A pair of sports betting bills are being rushed through the Washington state legislature, but a gaming company that owns nearly half of the state’s privately owned cardrooms may put a halt on its fast track to become law.
The House assembled Thursday night and passed HB 2638 by an overwhelming 83-14 vote. The bill would allow tribal casinos to offer both online and brick-and-mortar sportsbooks. The bill is passed just three weeks after being formally introduced.
The bill’s sponsor, Democrat Rep. Strom Peterson, attached an emergency amendment to the bill that blocks it from a referendum in November if passed.
Even though both the House bill and its Senate companion, SB 6394, have bipartisan support and seems likely to end up on Gov. Jay Inslee’s desk by spring, a gaming company is likely to challenge these bills in court.
Maverick Gaming LLC bought 19 of the state’s 44 cardrooms and wants lawmakers to allow nontribal casinos to offer sports betting as well.
According to the Seattle Times, the Nevada-based gaming company released a legal opinion Thursday night from a former State Senator and Washington Supreme Court Judge that questioned the emergency amendment.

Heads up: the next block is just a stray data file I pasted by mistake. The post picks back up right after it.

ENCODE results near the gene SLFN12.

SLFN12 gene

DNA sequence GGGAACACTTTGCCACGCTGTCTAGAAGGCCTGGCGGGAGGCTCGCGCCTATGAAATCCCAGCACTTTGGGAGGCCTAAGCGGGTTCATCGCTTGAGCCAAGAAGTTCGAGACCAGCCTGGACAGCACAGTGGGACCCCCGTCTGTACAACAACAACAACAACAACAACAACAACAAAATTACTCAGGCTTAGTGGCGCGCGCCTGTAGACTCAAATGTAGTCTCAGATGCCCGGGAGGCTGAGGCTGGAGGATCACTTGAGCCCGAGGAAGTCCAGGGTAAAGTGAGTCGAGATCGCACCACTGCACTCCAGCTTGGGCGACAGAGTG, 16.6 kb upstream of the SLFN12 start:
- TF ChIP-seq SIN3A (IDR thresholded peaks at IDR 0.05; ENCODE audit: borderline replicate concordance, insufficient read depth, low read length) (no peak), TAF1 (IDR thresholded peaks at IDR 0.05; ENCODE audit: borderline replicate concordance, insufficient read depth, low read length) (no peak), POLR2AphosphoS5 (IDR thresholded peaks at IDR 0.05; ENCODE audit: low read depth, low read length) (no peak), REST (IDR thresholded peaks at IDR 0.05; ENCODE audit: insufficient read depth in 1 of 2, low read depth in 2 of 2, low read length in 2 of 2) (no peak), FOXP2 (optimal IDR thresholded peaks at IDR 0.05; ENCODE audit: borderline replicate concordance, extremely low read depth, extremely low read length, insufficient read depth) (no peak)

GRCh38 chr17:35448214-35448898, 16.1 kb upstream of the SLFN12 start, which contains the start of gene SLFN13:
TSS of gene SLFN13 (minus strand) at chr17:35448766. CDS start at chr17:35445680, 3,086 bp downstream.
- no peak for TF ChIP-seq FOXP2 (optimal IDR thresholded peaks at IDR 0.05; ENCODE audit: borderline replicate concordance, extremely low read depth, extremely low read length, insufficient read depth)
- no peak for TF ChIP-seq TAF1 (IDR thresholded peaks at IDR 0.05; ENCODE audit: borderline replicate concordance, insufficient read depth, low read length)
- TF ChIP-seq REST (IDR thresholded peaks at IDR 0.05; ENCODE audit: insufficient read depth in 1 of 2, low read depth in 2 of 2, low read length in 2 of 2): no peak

Judge Philip A. Talmadge said that there is no reason for the emergency clause since there is no direct tax revenue being generated from the tribal casinos’ actions and there was no threat to public safety.
“An emergency clause to this legislation, claiming that either bill is necessary for the immediate preservation of public peace, health, or safety is highly suspect and will only ensure lengthy litigation testing such a legislative assertion,” wrote Talmadge in the opinion.
The support of these bills is a clear shift in the political landscape for gambling in Washington, which has historically been one of the most staunch anti-gambling states in the country. Online gambling of any kind is currently a Class C felony.
That would need to change if the bill is passed in its current form, which could open up the doors for online poker legislation in the near future.
If the bills aren’t passed during this shortened legislative session, Washington would likely have to wait until 2021 before anything gets through the legislature.